Big Bristol, England march against Conservative austerity

This video from England is called Bristol Anti-austerity march 9/9/2017 Bristol says End austerity (fund our cities).

By Steve Sweeney in Britain:

Monday 11th September 2017

THOUSANDS of people attended the biggest demonstration in Bristol for decades at the weekend, a march against Tory austerity led by [Labour party] Mayor Marvin Rees.

Bristol People’s Assembly organised the protest, which was billed as the city’s “biggest ever protest.”

It drew support from across the community, along with campaigning organisations including Disabled People Against Cuts (DPAC) and local NHS activists demonstrating against a merger of local clinical commissioning groups that they warn will lead to services being cut.

Around 10,000 people marched against “Tory austerity” and organisers said it was the first demonstration by a local authority challenging the government over cuts to its budget.

Mr Rees, who led the march, has been criticised for implementing cost-saving measures as Bristol faces budget cuts of £106 million over the next few years.

But he said Prime Minister Theresa May and “Tory austerity” were to blame for slashing central government funding of local authorities by 26 per cent since 2010.

The mayor told the crowds: “When we look at what that means in Bristol, it means that not only impacting on frontline services, which we all know about and see every day, but it also means an impact on what I would call on backroom ability.”

Mr Rees added: “Austerity is disinvestment in a place, disinvestment in British cities. We need investment, because it is cities which have the answer to many of the problems we face now.”

People’s Assembly national officer John Rees told the demonstrators that the Tories have the money to reverse the cuts, recalling that to keep themselves in power, they had found £1 billion for the “knuckle draggers of the DUP.”

“That money could solve the financial crisis in this city, in another city, in a third and a fourth city in this country,” he said.

A major national demonstration will take place at the Tory Party conference in Manchester on October 1.

Bristol is the second richest city per capita in the UK, but also one of the most unequal. It is ranked among the top 10 percent nationally for inequality. The south side of the city is ranked second worst in the country for the number of young people going on to higher education: here.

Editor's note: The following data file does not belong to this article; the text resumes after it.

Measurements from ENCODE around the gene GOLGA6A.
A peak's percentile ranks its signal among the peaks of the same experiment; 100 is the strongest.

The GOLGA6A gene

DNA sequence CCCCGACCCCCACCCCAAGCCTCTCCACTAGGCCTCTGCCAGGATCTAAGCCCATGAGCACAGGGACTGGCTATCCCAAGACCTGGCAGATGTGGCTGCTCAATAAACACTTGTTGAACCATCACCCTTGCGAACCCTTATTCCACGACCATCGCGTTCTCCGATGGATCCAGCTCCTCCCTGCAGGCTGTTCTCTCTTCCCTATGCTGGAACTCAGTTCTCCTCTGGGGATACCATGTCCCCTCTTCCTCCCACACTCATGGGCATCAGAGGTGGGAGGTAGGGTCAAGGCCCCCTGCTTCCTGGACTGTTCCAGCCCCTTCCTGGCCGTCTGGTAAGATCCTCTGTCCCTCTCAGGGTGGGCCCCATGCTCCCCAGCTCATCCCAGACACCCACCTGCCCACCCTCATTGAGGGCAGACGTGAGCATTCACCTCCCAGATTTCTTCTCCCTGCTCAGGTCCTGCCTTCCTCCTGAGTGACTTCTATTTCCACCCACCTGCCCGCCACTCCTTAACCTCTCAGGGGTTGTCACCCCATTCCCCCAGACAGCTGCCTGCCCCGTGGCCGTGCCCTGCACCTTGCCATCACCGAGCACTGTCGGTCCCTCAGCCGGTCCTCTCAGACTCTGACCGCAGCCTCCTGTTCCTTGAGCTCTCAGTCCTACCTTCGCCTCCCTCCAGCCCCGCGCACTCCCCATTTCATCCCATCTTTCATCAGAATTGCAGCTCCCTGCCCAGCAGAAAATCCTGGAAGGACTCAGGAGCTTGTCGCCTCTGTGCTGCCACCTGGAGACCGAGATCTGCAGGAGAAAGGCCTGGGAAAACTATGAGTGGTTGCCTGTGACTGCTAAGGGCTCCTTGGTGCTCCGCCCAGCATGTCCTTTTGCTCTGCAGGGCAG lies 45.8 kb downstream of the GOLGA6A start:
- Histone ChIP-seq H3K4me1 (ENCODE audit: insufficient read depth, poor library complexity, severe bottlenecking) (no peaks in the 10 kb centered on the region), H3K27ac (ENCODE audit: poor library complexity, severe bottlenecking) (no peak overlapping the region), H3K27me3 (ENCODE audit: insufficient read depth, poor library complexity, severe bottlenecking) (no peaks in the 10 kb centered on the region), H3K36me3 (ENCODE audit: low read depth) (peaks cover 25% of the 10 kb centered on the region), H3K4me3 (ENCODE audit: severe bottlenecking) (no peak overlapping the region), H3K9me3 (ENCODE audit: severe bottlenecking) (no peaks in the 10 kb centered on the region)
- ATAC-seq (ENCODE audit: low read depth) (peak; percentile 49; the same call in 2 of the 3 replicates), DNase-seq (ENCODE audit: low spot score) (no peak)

25 thoughts on “Big Bristol, England march against Conservative austerity

  1. Monday 11th September 2017

    posted by Morning Star in Features

    The Tory vision for our country never changes. Power and privilege are rewarded, profit is worshipped and public service and our services disparaged, writes LEN McCLUSKEY

    COURAGE can be contagious, Michelle Obama once observed.

    She was right — we saw it over the summer when Jeremy Corbyn stepped over the smears piled up around him by the Tories, the media and, sadly, from within his party and powered on to almost, almost, a Labour victory.

    One more week, many say, and he would have had those keys. Michelle Obama also said that “hope can take on a life of its own” and she was correct in that too.

    Voters looked at Corbyn and saw courage, decency and dignity — qualities that they felt had been absent from our political life.

    Jeremy gave them hope, hope that we could have a better Britain.

    This was no summer of love feelgood factor. Our movement is not going to look back at the summer of 2017 and smile fondly. This is real.

    I can see it when I am out and about, like at Burston earlier this month when thousands, including many young people, gathered on the village green to celebrate the longest strike in history.

    But where do we go from here? In my view there is one mission and one alone for our movement now: getting these cursed Tories out of government.

    It is not just because their mindless austerity has dragged our economy into perma-doldrums, imprisoned by low and falling wages, rising job insecurity and the lousy productivity that accompanies a lack of investment in skills and kit.

    It is that their vision for our country never changes. Power and privilege are rewarded, profit is worshipped and public service and our services disparaged.

    These are Tory touchstones and are as true as night follows day.

    Our nations, regions and people now face the most profound change to their lives and futures since the second world war.

    Brexit will change our relationship with the whole world. It will undoubtedly transform our economy and living standards. In fact, life will never be the same again.

    The trouble is that these immense changes are being delivered by a hard right Tory Cabinet and a Prime Minister forced to bung a minority party £1 billion just to stay on life support.

    We are fighting them all the way to ensure that they row back from a hard Brexit that will cause immeasurable harm to our jobs, rights and democracy.

    But make no mistake, if they refuse to put the national good before party self-interest then this movement must mobilise.

    The Tories and their friends in the elite echelons are never ones to let an opportunity to seize more power, privilege and wealth to their ilk go by.

    We saw this with the global financial crash, where the high priests of big capital jumped at the chance to promote a new order.

    Across the West, governments attacked wages, cut jobs and sold off services while bailing out the corrupt. And we’re still seeing it.

    The universal credit programme rolls out over Christmas, certain to force working families to turn to charity to get by while big business powers on with poverty pay and piecemeal contracts.